A bad silo example

Let’s take an example website that shows poor siloing.

It has a few pages in the navigation and all the posts are displayed in a long, jumbled list.

Basically it’s a typical blog.

Siloing - a bad example

A better silo example

Using a siloing technique you would make greater use of WordPress categories and child categories.

Your posts would go into an appropriate category .

The navigation will contain category links, which you may already use.

These links will not lead you directly to posts. Instead a custom coded page awaits the visitor. This page will contain the following:

  • A category description – this helps with SEO and also gives your visitors an idea about what’s in the category.
  • Child category list – the page is the main category (e.g. SEO) but all child categories will be listed here too (e.g. On Site SEO, Off site SEO).
  • Featured posts – some sticky featured posts from the main category.
  • Other posts – the rest of the posts from this category.

When the user clicks the child category links, it could either go to another page similar to this (which could then have grandchildren categories) or to a list of posts for that child category.

Siloing - a good example

Simplified Siloing?

The main issue with this structure is that it requires you to edit your themes code to get it right. This is fairly complicated so you would either need a developers assistance, use one of the various silo styled plugins or themes or manually do it.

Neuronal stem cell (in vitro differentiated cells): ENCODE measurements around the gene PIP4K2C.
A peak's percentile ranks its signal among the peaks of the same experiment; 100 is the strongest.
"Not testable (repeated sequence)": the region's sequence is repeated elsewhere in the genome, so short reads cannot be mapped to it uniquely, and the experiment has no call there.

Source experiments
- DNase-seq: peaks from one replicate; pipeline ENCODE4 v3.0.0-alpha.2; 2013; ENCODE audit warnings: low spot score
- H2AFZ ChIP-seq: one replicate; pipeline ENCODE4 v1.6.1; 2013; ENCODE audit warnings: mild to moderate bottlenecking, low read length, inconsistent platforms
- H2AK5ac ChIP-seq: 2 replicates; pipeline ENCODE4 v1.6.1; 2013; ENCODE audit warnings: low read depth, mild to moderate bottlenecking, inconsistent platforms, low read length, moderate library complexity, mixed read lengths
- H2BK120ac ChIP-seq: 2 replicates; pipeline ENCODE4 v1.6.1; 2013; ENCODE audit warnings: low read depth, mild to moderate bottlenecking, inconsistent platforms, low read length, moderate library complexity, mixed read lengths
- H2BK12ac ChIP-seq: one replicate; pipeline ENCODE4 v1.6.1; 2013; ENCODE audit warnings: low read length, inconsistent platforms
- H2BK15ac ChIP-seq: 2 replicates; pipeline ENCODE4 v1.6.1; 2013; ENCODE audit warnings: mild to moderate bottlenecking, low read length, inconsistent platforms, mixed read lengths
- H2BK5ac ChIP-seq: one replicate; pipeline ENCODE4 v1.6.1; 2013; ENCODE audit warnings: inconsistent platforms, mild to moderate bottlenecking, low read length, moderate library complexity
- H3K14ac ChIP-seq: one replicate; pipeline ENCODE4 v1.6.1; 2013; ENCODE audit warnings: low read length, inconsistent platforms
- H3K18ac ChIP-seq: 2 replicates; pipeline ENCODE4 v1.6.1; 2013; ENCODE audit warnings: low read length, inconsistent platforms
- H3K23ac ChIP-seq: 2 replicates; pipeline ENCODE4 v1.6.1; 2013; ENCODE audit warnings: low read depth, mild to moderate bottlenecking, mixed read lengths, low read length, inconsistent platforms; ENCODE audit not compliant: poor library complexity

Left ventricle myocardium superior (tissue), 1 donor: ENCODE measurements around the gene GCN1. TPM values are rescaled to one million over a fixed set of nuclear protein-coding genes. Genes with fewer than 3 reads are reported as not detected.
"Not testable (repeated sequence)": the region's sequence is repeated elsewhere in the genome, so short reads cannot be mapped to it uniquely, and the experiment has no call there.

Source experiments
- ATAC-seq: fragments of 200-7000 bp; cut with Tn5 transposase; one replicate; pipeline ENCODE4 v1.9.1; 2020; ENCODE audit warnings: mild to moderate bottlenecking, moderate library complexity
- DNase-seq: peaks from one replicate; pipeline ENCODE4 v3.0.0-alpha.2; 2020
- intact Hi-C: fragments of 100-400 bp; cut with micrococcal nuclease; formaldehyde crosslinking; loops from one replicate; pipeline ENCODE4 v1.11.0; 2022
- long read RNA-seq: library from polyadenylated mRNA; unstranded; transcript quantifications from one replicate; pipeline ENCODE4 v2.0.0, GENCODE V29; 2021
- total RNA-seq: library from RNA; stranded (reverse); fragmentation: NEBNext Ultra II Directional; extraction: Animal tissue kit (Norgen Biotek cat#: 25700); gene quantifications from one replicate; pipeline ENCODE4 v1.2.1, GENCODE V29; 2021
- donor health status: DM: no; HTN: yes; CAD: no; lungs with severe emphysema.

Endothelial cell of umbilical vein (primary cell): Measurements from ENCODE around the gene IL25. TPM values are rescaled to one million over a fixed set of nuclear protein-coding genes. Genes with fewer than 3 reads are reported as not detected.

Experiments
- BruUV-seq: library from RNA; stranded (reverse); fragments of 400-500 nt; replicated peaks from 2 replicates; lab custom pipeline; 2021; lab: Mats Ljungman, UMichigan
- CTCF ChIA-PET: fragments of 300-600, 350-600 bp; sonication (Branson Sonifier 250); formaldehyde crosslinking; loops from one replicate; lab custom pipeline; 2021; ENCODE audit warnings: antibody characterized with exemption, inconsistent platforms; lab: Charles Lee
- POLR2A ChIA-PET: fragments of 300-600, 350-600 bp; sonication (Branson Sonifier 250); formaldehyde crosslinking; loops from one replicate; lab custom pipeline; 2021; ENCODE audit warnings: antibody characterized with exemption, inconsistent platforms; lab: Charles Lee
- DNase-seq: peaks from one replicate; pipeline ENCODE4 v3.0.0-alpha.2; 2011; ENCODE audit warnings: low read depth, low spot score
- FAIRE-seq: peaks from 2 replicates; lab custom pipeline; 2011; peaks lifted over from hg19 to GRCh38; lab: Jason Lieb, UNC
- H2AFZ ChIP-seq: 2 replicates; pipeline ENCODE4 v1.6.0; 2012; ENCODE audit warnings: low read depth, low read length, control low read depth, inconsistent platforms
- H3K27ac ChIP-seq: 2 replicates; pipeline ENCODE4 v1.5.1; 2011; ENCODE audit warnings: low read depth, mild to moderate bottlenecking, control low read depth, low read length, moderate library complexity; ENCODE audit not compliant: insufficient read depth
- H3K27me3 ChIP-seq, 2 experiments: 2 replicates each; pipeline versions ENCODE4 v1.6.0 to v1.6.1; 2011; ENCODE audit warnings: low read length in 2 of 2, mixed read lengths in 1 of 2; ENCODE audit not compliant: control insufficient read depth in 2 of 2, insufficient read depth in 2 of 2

The plugins are OK, but there is nothing currently that will do everything out of the box for you.

The manual process is relatively easy but has a catch – it’s manual! There is no setting and forgetting, so every time you update something you need to check on the manually made pages and possibly update.

You could simplify it by using just categories and keeping in mind the linking techniques (see below) and this would create a very simplified silo structure. You probably wouldn’t get the full benefit that siloing can offer, but it’s a much easier thing to implement.

Structure built for SEO

The whole point of building a structure like this is to compartmentalize the topics into a block of related articles.

It’s important to make sure that topics within a silo (category) are interlinked, so that the search bots and visitors can bounce around the related topics.

However, it’s also important to make sure that cross silo links are minimized as much as possible.

Ideally you don’t want any cross silo links, but the reality is that this isn’t possible and in fact can be harmful from a user experience point of view. I find it best to simply be natural, if a topic in one silo would benefit from being linked to another silo’s article, then do it. Just cut out the unnecessary links.